Arguably, any meal is made even better with a hearty margarita on the side. With several flavors and top-shelf tequilas at the ready, the crew at Cactus Mexican Restaurant & Cantina mixes up their regular and special margaritas to diners' specifications. Back in the kitchen, chefs create their traditional Mexican plates and American-style Mexican dishes, with appetizers that include a trio of dips and a giant piles of nachos. Meals then graduate to big plates of seafood, burritos, or sizzling fajitas before desserts tempt diners into abandoning their enchilada-only diets for something sweeter.
Yotopia’s self-serve machines swirl out a rotating lineup of probiotic-packed treats, which are available in gluten-free, dairy-free, and sugar-free options and await customizable spoonfuls of candy and fruit toppings. Patrons can dispense silky ribbons of red velvet or chocolate yogurt from an arsenal of silver apparatuses.
Skeeter's Dog House proffers classic Chicago-style hot dogs as well as a variety of italian-beef options, chicken, salads, and sides. The wallet-friendly menu invites diners to revel in the ketchup-bereft beauty of a Chicago-style hot dog ($2.25) or enjoy the signature relish, mustard, and onions of a Chicago-style polish sausage ($3.25). The Machine Gun Kelly, a char-grilled rib-eye sandwich ($9.65), delivers a protein-packed punch, and the Bootlegger meatball sandwich ($6.95) recalls the days of cross-border marina smuggling. Fill your belly while relaxing on the outdoor patio or savor the speediness of drive-thru and takeout options.
Sometimes the most satisfying meals are the simplest. Leaf Kitchen's cubano sandwich, for example, a semi-regular special with braised pork and melted swiss, was so good that it inspired Little Village's Scott Samuelson to declare, "a part of me [wanted] to check into some private room to be alone with my sandwich and its sauces." And this isn't the only dish that the restaurant's chefs effortlessly elevate. Their rustic cooking spans breakfast and lunch, ranging from sweet and savory crepes to grilled chicken-club sandwiches, focusing on sustainability as well as simplicity. Meals make use of locally sourced produce and meats, and even the coffee is an exclusive blend crafted by a certified organic, fair-trade roaster.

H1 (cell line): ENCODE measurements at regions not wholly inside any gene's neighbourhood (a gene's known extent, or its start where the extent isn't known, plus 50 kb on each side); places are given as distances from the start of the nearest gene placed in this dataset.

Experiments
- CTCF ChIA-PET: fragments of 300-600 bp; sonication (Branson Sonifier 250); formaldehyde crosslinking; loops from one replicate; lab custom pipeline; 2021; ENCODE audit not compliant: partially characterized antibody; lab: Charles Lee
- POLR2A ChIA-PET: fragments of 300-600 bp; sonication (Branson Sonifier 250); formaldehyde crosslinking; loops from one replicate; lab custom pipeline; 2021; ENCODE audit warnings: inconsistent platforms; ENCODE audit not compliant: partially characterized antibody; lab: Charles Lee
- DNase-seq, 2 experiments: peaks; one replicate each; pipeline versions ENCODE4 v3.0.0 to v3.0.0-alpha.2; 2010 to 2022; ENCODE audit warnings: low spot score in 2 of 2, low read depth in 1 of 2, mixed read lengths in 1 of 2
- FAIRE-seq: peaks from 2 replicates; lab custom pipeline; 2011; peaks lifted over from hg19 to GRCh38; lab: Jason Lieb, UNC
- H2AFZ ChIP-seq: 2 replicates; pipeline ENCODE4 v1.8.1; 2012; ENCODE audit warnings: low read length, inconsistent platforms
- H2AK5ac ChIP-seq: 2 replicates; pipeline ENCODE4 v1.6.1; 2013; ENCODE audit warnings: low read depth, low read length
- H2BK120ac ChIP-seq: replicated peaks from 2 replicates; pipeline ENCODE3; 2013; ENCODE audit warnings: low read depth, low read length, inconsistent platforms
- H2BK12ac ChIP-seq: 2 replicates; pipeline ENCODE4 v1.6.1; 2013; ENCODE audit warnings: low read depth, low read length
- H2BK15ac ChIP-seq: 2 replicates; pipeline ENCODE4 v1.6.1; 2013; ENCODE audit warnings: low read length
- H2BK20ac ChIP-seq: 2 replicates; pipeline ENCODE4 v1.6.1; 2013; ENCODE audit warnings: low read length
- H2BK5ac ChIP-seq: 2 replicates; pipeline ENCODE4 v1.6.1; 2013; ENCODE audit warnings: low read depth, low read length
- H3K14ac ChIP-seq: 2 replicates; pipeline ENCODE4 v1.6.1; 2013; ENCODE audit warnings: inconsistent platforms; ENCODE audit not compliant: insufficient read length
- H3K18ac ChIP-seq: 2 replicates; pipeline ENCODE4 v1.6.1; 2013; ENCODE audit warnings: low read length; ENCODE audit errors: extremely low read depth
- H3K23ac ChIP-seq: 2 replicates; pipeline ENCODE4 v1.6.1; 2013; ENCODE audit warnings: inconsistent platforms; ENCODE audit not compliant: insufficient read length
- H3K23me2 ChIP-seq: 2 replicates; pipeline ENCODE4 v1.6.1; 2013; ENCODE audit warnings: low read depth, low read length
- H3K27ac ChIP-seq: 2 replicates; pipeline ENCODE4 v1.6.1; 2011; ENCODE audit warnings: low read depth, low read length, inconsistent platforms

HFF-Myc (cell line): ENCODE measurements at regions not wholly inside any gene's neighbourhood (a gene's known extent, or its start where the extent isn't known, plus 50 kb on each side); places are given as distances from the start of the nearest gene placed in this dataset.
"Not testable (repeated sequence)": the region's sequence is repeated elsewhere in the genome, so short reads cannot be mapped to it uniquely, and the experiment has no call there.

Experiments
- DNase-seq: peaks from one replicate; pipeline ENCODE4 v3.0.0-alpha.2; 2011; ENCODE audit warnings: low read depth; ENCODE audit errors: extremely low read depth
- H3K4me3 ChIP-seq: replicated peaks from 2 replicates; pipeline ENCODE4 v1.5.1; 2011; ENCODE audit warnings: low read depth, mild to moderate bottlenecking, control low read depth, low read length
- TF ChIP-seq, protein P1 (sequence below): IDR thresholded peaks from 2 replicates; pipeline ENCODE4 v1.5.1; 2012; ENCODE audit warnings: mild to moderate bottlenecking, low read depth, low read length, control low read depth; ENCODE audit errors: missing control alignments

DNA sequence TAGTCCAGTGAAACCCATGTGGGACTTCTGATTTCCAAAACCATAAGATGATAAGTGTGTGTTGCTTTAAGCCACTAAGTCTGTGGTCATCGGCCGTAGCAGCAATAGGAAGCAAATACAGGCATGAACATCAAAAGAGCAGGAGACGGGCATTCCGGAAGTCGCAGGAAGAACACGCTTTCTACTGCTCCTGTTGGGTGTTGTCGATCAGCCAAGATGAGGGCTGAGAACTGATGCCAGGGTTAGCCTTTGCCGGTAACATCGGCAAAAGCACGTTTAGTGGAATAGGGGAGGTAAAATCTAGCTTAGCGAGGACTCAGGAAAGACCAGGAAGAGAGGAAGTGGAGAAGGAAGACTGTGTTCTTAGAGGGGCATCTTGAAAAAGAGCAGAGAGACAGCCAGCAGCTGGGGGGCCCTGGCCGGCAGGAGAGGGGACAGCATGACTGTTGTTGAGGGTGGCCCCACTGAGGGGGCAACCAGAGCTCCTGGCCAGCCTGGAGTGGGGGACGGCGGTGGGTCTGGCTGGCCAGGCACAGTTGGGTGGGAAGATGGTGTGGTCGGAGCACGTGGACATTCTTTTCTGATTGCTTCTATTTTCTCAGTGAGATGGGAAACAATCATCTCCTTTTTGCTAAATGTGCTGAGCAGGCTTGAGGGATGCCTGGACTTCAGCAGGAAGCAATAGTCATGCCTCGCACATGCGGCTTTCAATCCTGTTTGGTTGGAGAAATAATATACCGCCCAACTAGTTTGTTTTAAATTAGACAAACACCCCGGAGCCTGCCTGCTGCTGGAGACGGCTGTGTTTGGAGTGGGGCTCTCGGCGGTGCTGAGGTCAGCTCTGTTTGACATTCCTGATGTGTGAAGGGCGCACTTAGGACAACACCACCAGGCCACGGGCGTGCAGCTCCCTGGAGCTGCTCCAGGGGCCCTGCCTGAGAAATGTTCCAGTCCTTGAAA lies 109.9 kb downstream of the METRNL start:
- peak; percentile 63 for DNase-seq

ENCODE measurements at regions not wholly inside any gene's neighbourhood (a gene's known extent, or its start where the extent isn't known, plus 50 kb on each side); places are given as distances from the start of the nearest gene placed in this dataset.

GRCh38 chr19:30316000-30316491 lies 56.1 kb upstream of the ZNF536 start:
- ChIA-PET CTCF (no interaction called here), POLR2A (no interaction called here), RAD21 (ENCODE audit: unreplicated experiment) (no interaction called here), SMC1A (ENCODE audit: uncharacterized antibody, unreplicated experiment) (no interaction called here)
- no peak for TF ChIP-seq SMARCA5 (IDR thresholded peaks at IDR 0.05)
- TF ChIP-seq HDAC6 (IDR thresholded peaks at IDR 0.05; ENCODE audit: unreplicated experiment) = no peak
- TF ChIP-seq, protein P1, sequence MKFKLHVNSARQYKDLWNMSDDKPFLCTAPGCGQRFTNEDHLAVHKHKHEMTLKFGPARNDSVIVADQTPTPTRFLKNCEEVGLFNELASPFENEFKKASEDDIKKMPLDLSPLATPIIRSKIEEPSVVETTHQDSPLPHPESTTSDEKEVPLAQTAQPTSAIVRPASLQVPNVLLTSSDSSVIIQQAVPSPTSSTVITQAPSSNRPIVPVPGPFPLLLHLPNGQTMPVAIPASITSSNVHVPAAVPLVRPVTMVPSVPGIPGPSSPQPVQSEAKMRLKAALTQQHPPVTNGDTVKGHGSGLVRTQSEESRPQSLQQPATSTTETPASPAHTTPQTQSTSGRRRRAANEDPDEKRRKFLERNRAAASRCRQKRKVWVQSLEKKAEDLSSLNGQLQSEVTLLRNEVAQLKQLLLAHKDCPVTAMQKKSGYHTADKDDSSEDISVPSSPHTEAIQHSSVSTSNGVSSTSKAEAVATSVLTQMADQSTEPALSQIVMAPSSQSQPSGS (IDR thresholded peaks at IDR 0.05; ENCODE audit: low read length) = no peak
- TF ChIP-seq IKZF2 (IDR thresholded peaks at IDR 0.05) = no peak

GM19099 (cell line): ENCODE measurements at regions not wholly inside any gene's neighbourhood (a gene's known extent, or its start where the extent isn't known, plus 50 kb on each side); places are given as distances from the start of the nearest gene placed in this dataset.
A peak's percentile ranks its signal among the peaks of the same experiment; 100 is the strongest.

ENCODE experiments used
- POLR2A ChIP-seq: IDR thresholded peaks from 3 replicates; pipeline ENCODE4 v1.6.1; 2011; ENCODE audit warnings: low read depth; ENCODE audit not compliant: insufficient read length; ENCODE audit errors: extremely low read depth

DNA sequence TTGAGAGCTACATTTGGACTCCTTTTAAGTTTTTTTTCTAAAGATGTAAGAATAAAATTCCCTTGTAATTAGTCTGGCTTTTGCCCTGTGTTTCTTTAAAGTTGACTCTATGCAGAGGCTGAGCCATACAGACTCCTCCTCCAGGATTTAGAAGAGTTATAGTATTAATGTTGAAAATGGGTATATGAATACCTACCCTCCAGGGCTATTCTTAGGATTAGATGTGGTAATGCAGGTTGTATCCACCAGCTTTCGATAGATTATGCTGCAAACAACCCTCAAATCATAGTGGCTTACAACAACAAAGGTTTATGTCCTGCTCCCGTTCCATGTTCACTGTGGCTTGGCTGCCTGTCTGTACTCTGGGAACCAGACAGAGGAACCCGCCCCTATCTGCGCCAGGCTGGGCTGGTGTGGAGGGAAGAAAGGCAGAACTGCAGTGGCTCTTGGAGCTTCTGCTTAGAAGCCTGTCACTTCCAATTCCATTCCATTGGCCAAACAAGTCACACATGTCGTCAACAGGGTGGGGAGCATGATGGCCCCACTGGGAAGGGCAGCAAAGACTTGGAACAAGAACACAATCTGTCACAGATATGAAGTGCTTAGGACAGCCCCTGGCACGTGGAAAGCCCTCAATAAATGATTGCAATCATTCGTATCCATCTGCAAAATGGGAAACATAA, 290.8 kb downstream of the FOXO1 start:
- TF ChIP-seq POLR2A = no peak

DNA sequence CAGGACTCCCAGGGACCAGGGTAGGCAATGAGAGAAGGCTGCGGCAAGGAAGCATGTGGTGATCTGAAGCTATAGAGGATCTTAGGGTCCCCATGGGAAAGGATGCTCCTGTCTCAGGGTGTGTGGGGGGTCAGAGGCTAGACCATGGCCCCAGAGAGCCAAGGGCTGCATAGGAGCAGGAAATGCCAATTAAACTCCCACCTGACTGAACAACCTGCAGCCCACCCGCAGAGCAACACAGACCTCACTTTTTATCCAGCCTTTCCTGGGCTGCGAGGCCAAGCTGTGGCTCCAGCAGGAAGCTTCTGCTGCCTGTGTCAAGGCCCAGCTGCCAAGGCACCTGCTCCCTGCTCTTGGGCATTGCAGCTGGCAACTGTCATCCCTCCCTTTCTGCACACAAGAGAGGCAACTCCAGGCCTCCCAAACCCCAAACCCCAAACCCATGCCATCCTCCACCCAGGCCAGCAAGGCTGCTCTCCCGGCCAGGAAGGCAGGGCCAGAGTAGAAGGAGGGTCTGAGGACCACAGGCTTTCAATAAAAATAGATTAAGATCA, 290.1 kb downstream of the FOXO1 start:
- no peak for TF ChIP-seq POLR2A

While the cuisine at Leaf Kitchen is minimalistic in design, the dining space is anything but. Midwest Living praised it by remarking that the "eclectic more-is-more interior offers so much to take in that you may not know where to look first." Servers flit among wood and formica tables set with mismatched dinnerware and clustered with turquoise stools and canary-yellow chairs. These vibrant touches find their complement in a retro-inspired soundtrack of jazz, soul, and world music, which gets knees bouncing without the spring-loaded floorboards used by other restaurants.
The cooks at Quinton's Bar & Deli know the ingredients that make a good Reuben?corned beef, sauerkraut, melted Swiss, and housemade dressing. But they also know the Reuben's extended family, which is why their menu has a section entirely devoted to the sandwich. The Rachel exchanges corned beef for turkey, whereas the Patsy switches in grilled navel pastrami. They can even combine two or three of the meats to create a Combo Reuben with twice the cheese.
Sandwiches in general happen to be the deli's bread and butter. Their most popular is the TAC, which stands for turkey, avocado, and cream cheese. Other options include the beef and brie, whose house-seasoned roast beef is covered with imported cheese, and the Aloha chicken, stacked with grilled pineapple and served in the pocket of a Hawaiian shirt. Burgers make an appearance as well, featuring hand-shaped patties from Bud's Meat in Riverside, Iowa.
And if you'd like some soup with your sandwich, Quinton's serves up the combo with a twist, ladling the soup inside bread bowls. A sizable selection of beers, wines, and spirits?including cocktails with homemade ginger beer?wash down bites.